Wednesday, November 30, 2022


Ouch! Motorhome tail swing can get you in trouble


By Russ and Tiña De Maris
Snow White’s nemesis hit the fan when her magic mirror told her she wasn’t the fairest one of all. Your RV mirror might cause you to hit the fan, too, if you find your motorhome has suddenly crunched a gas pump or other hard object. RV insurance companies will chime in: One of the most common claims among motorhome clients are damages resulting from tail swing. What is this dastardly damager, and how can you avoid it?

A long motorhome will have a significant tail swing.

Perhaps the easiest-to-understand illustration of the tail swing phenomenon is found on the playground: The physics of a teeter-totter. When one end goes up, where does the other end go? Obviously, down. Now turn the teeter-totter on its side – when one end goes right, the other goes left. When driving your motorhome, when you turn the front of your coach left, the rear of the coach will go right.

Now compound the issue. The longer the motorhome, the more likely you are to experience tail-swing issues, particularly when the fulcrum point – your rear axles – are farther from the rear-most portion of the coach.

HERE’S A COMMON SCENARIO that catches many new motorhome pilots in a bind. You’ve just finished dumping your tanks, and feeling happy with success, you climb behind the wheel, hit the key, let off the brake, and slowly, cautiously, pull ahead, turning to the right to clear the dump station. But in a moment, an ear-splitting crash, and a gut-sinking bump cascade through the coach. Your left rear quarter has just impacted one of those dratted steel posts at the corner of the dump station. Yes, depending on the length of your rig, and the placement of the rear axle, your coach rear-end can travel inches, even feet, in a swerve away from the centerline.

Protect yourself from this problem by using your mirrors when making a turn, not just when backing up, but when going forward as well. Fuel stations and parking lots are places where these kinds of accidents often occurred. Taking out a fuel pump is bad enough – taking out a pedestrian is unimaginable. Backup cameras don’t work going forward, and even if they did, they probably won’t show you the rear corners of your coach.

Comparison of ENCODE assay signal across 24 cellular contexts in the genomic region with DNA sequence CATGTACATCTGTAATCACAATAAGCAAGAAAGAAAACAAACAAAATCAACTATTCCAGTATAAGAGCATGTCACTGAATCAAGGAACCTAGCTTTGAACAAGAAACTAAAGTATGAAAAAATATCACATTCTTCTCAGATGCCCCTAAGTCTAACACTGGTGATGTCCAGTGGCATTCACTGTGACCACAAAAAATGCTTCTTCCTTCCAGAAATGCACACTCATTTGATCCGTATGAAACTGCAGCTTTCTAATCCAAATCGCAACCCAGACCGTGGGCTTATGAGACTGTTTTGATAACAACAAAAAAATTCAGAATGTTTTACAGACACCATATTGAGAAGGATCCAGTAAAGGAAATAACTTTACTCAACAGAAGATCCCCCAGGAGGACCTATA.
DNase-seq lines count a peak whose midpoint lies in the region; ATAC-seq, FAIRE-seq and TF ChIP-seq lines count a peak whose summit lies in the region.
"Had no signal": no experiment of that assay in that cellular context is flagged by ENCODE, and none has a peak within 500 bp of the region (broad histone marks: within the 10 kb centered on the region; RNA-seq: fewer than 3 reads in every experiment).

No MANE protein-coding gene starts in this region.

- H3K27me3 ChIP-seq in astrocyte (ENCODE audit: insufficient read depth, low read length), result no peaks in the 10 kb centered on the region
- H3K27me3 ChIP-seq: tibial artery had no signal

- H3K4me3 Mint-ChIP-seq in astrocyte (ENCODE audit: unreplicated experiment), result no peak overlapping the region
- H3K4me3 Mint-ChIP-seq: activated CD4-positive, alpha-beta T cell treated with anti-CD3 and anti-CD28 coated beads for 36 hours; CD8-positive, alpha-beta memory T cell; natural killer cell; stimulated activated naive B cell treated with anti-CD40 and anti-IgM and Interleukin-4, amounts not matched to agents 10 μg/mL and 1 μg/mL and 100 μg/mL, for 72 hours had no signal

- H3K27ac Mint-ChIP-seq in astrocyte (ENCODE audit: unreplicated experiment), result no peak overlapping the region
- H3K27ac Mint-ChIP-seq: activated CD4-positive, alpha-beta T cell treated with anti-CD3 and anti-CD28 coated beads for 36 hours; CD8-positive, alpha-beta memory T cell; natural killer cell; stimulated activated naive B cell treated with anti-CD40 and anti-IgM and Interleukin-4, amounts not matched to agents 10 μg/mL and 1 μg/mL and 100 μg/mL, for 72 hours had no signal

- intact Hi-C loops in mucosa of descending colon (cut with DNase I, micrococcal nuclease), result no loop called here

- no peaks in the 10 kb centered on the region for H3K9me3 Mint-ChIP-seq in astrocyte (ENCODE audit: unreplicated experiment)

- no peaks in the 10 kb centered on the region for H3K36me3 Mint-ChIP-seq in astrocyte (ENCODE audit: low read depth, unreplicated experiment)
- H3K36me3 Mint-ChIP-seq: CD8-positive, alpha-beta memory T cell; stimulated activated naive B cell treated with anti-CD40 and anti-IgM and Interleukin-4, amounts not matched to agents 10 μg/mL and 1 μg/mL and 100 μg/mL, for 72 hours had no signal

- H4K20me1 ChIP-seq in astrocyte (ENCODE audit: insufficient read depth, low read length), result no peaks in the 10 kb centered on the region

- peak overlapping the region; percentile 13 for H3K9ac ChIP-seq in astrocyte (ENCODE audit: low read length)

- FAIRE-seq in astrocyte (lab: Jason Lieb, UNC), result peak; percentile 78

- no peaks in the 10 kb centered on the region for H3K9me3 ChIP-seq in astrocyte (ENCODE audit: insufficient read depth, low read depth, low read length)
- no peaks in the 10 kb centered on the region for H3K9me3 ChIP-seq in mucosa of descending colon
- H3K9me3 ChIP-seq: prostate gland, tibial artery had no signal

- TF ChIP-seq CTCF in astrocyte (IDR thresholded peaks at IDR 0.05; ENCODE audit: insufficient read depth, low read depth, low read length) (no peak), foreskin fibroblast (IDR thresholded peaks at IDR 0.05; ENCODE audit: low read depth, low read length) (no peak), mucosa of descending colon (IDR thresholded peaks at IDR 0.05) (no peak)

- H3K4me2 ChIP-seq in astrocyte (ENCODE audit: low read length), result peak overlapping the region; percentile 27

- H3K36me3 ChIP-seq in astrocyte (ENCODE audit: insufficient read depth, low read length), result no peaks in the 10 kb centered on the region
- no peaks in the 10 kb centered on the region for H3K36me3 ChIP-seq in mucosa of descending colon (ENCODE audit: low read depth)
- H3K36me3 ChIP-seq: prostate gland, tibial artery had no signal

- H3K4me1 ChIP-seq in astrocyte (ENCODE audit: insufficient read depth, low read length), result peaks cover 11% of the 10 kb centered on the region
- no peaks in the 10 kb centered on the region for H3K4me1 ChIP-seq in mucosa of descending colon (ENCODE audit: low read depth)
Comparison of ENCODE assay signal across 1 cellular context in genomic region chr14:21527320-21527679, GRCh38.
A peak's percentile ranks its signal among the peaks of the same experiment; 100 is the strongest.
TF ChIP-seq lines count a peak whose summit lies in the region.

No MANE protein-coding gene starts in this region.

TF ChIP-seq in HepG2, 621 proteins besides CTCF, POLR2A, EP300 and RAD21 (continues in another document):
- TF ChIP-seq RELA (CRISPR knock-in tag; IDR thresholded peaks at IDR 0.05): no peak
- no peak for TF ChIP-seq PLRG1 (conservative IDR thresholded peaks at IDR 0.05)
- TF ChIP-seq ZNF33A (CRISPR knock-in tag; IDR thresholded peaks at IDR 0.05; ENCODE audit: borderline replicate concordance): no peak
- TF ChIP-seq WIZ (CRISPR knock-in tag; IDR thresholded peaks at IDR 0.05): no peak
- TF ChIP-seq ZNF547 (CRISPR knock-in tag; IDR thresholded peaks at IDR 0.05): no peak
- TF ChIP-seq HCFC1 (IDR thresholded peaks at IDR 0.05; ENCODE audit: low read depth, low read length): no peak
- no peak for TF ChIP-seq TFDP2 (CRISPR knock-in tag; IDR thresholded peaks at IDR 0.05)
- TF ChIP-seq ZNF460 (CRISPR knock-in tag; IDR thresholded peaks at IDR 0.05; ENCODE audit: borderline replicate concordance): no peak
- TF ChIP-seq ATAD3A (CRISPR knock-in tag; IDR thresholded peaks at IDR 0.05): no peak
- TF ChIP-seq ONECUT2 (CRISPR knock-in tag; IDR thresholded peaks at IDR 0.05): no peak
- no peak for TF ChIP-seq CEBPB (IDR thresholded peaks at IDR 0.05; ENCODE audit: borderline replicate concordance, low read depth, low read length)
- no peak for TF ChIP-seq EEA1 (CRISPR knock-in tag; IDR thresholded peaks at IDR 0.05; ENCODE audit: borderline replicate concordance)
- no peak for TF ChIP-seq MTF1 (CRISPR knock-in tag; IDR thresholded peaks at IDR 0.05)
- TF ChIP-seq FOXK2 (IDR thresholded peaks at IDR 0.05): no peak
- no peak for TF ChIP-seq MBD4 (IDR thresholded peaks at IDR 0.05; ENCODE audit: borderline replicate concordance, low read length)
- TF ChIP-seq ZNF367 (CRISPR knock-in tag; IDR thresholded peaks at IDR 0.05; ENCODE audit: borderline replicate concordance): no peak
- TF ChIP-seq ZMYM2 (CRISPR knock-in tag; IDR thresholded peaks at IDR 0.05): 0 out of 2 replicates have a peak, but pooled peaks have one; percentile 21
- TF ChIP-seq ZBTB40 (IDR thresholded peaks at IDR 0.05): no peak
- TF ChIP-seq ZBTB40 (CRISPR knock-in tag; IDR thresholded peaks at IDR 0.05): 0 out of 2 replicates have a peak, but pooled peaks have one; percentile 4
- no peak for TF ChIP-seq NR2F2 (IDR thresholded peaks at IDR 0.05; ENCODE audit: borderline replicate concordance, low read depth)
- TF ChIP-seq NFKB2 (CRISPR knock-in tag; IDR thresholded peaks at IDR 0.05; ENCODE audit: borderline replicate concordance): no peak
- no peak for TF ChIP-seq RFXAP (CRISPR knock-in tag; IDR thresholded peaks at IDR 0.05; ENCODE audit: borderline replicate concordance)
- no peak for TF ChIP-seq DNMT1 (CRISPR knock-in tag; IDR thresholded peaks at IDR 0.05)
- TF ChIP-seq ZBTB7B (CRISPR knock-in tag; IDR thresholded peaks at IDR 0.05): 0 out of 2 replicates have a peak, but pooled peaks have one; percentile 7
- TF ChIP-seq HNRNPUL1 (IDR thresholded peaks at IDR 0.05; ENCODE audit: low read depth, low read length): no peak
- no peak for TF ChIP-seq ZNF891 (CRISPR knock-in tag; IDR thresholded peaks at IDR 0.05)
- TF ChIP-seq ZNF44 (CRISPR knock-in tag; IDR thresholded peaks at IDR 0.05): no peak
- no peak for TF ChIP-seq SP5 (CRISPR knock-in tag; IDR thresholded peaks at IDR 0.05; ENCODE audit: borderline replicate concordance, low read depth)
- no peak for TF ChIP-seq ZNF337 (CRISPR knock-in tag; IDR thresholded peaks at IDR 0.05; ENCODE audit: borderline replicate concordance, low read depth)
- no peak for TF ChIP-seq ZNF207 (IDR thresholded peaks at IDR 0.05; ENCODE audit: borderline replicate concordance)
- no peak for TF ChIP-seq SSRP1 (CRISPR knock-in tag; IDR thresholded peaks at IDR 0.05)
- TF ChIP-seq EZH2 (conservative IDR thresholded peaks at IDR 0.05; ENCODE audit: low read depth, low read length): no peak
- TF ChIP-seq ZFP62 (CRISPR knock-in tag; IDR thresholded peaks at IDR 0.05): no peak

You may need to add an additional mirror to your outside array, or tilt your existing mirrors down just a bit to see the corners of your coach. If your coach has a remote adjustment switch for your mirrors, use it. Train yourself to do this – looking in the left mirror when pulling ahead right, and the right mirror when pulling ahead to the left.

While it seems tail swing issues are more problematic for motorhome drivers – maybe it’s because we’re not accustomed to such issues when driving the family car – it can also affect those pulling trailers. So hey, everybody, use that mirror – even when pulling ahead!


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5 years ago

Russ or Tina,
How do I submit ideas for RV modifications?

Russ and Tiña De Maris(@russ)
5 years ago
Reply to  Ray

Ray: Sorry for the delay — I didn’t spot your comment. Drop me an e-mail at russ at rvtravel dot com. Thanks!
Russ De Maris
Senior Editor,

John Koenig
5 years ago

My problem is with VERTICAL tail swing. My 2015 Dynamax DX3-37RB has THIRTEEN feet AFT of the rear axle! Dynamax also did NOT “chamfer” or angle the last few feet of my Super-C that year (the way most rigs are). That means at the back of my RV, that the clearance from the ground to RV is small and, gets MUCH smaller when the front wheels go up (say entering a driveway). I’ve learned to be VERY careful when entering (or exiting) a driveway as it’s easy for my tail end to contact the ground. Dynamax went back to having a “relief cut” after the 2015 model year.

RV Staff(@rvstaff)
5 years ago
Reply to  John Koenig

Hi, John,
You didn’t mention if you have skid wheels on your RV or not, but I’ve linked a couple of articles that might be useful to you on the subject, if you’re interested.
Here’s one from Jim Twamley, “RV skid rollers bring up the rear”:
And here’s one from Greg Illes, “Put some good skid wheels on to protect your rig”:
Thanks for writing! —Diane at

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